TrueCrypt: A Strange Mystery in a World of Secrets


Imagine the headlines, if, after a full review of the safety of their cars, that BMW announced that they were releasing a new car that had safety warning messages all over it, and that it was the last car they would ever be building. To add to this they had limited the performance of it so that it was almost unusable, and that car users should go and purchase a Mercedes Benz instead. And, finally, that they were shutting down all their plants and burning of all their designs, so that no-one could use them. Well, in the world of cryptography, this is roughly what happened with TrueCrypt.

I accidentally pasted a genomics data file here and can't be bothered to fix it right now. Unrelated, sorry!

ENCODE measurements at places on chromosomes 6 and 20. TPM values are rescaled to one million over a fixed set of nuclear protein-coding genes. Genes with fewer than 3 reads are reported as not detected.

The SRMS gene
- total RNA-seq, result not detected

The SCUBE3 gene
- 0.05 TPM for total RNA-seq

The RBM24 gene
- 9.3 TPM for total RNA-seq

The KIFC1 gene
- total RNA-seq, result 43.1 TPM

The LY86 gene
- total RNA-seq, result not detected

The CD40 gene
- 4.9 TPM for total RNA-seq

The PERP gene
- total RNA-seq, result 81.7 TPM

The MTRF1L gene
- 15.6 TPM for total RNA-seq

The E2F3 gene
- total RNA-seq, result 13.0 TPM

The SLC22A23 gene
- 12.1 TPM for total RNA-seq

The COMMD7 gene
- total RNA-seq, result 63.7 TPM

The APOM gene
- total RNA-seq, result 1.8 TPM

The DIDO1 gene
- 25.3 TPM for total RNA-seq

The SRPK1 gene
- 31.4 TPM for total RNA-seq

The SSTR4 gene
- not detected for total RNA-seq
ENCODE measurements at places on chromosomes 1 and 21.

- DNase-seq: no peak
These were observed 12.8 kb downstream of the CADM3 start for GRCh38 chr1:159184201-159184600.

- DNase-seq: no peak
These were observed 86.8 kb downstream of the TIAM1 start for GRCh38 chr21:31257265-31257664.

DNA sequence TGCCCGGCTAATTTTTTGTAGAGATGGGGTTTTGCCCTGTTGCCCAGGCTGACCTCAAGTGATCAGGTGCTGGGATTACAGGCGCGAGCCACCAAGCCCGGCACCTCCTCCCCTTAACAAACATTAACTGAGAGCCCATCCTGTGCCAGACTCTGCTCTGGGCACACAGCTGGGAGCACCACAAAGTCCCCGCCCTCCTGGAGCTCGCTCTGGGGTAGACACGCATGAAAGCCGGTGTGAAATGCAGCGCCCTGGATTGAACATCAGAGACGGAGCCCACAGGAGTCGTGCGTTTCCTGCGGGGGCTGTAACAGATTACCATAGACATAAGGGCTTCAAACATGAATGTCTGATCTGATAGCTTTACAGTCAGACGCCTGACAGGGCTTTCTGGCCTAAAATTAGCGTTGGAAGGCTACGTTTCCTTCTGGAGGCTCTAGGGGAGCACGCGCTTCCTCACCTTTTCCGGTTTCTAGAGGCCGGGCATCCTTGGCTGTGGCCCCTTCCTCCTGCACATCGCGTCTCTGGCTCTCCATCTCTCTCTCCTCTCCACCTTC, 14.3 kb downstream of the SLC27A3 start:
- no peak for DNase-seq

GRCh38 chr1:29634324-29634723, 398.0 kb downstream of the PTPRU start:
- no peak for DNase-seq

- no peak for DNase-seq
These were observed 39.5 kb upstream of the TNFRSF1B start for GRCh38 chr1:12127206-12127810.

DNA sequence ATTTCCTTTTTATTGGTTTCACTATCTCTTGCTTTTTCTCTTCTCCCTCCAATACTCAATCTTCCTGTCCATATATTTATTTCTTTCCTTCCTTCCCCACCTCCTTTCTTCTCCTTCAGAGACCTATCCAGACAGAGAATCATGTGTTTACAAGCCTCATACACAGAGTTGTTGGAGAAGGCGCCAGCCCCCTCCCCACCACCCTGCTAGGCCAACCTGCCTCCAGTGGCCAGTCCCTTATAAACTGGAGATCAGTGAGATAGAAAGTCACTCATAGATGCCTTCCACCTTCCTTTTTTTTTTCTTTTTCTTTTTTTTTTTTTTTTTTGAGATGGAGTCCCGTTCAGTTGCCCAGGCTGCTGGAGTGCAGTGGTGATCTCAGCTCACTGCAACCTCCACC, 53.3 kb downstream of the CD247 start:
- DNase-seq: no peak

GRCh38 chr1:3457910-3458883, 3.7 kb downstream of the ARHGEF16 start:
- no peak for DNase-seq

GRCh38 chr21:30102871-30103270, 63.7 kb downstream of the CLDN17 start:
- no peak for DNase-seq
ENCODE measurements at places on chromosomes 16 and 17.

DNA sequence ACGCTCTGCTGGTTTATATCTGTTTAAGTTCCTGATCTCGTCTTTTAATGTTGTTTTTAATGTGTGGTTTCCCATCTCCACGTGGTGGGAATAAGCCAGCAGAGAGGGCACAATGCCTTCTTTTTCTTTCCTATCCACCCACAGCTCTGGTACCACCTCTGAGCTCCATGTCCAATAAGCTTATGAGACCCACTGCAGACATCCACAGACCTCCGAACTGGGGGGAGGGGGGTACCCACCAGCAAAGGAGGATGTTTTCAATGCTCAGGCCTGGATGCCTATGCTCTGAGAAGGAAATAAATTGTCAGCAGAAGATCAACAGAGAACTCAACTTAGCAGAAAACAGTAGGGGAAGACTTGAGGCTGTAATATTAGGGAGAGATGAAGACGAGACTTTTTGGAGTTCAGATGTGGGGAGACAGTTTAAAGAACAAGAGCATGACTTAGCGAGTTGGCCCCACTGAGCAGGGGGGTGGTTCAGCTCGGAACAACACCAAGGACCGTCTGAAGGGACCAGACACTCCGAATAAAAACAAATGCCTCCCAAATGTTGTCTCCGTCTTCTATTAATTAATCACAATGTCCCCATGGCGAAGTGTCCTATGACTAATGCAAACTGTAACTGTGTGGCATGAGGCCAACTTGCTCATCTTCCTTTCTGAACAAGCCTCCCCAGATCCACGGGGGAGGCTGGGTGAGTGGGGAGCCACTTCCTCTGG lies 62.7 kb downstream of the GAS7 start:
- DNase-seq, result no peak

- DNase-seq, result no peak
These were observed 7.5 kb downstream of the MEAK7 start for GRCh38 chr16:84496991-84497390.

Keeping a secret

The ability for defence agencies to read secret communications and messages gives them a massive advantage over their adversaries, and is the core of many defence strategies. Most of the protocols used on the Internet are clear-text ones, such as HTTP, Telnet, FTP, and so on, but increasing we are encrypting our communications (such as with HTTPS, SSH and FTPS), where an extra layer of security (SSL) is added to make it difficult for intruders to read and change our communications. When not perfect, and open to a man-in-the-middle attack, it is a vast improvement to communicating where anyway how can sniff the network packets can read (and change) the communications. The natural step forward, though, is to encrypt the actual data before it is transmitted, and when it is stored. In this way not even a man-in-the-middle can read the communications, and the encryption key only resides with those who have rights to access it.